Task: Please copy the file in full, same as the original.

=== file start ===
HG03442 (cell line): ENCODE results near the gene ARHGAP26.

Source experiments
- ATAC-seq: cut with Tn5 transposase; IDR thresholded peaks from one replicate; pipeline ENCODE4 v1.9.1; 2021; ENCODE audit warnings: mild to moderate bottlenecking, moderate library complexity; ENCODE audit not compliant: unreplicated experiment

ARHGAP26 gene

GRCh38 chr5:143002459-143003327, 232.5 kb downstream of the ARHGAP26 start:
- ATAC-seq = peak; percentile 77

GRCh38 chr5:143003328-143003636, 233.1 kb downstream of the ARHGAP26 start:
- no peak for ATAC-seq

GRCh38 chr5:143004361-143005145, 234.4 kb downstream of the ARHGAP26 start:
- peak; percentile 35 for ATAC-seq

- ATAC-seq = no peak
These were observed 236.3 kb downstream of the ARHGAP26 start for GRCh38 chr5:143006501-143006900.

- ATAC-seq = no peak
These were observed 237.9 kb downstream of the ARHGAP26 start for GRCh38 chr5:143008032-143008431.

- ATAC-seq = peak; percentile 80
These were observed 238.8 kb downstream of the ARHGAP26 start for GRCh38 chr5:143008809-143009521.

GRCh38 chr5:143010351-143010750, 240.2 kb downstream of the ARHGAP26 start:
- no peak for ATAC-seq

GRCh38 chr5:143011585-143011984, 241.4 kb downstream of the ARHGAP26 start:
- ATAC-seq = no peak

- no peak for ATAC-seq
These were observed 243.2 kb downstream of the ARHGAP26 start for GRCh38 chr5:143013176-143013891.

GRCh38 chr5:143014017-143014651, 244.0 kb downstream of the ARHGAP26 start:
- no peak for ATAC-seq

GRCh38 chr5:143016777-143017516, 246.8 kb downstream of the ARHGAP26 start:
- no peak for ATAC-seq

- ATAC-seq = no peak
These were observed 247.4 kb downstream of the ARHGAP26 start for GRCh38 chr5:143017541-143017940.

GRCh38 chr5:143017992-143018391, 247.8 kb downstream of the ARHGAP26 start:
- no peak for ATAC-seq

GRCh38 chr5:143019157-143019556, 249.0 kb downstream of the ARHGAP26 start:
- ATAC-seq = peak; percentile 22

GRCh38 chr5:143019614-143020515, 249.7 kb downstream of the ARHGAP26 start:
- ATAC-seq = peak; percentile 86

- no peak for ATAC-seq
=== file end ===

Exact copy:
HG03442 (cell line): ENCODE results near the gene ARHGAP26.

Source experiments
- ATAC-seq: cut with Tn5 transposase; IDR thresholded peaks from one replicate; pipeline ENCODE4 v1.9.1; 2021; ENCODE audit warnings: mild to moderate bottlenecking, moderate library complexity; ENCODE audit not compliant: unreplicated experiment

ARHGAP26 gene

GRCh38 chr5:143002459-143003327, 232.5 kb downstream of the ARHGAP26 start:
- ATAC-seq = peak; percentile 77

GRCh38 chr5:143003328-143003636, 233.1 kb downstream of the ARHGAP26 start:
- no peak for ATAC-seq

GRCh38 chr5:143004361-143005145, 234.4 kb downstream of the ARHGAP26 start:
- peak; percentile 35 for ATAC-seq

- ATAC-seq = no peak
These were observed 236.3 kb downstream of the ARHGAP26 start for GRCh38 chr5:143006501-143006900.

- ATAC-seq = no peak
These were observed 237.9 kb downstream of the ARHGAP26 start for GRCh38 chr5:143008032-143008431.

- ATAC-seq = peak; percentile 80
These were observed 238.8 kb downstream of the ARHGAP26 start for GRCh38 chr5:143008809-143009521.

GRCh38 chr5:143010351-143010750, 240.2 kb downstream of the ARHGAP26 start:
- no peak for ATAC-seq

GRCh38 chr5:143011585-143011984, 241.4 kb downstream of the ARHGAP26 start:
- ATAC-seq = no peak

- no peak for ATAC-seq
These were observed 243.2 kb downstream of the ARHGAP26 start for GRCh38 chr5:143013176-143013891.

GRCh38 chr5:143014017-143014651, 244.0 kb downstream of the ARHGAP26 start:
- no peak for ATAC-seq

GRCh38 chr5:143016777-143017516, 246.8 kb downstream of the ARHGAP26 start:
- no peak for ATAC-seq

- ATAC-seq = no peak
These were observed 247.4 kb downstream of the ARHGAP26 start for GRCh38 chr5:143017541-143017940.

GRCh38 chr5:143017992-143018391, 247.8 kb downstream of the ARHGAP26 start:
- no peak for ATAC-seq

GRCh38 chr5:143019157-143019556, 249.0 kb downstream of the ARHGAP26 start:
- ATAC-seq = peak; percentile 22

GRCh38 chr5:143019614-143020515, 249.7 kb downstream of the ARHGAP26 start:
- ATAC-seq = peak; percentile 86

- no peak for ATAC-seq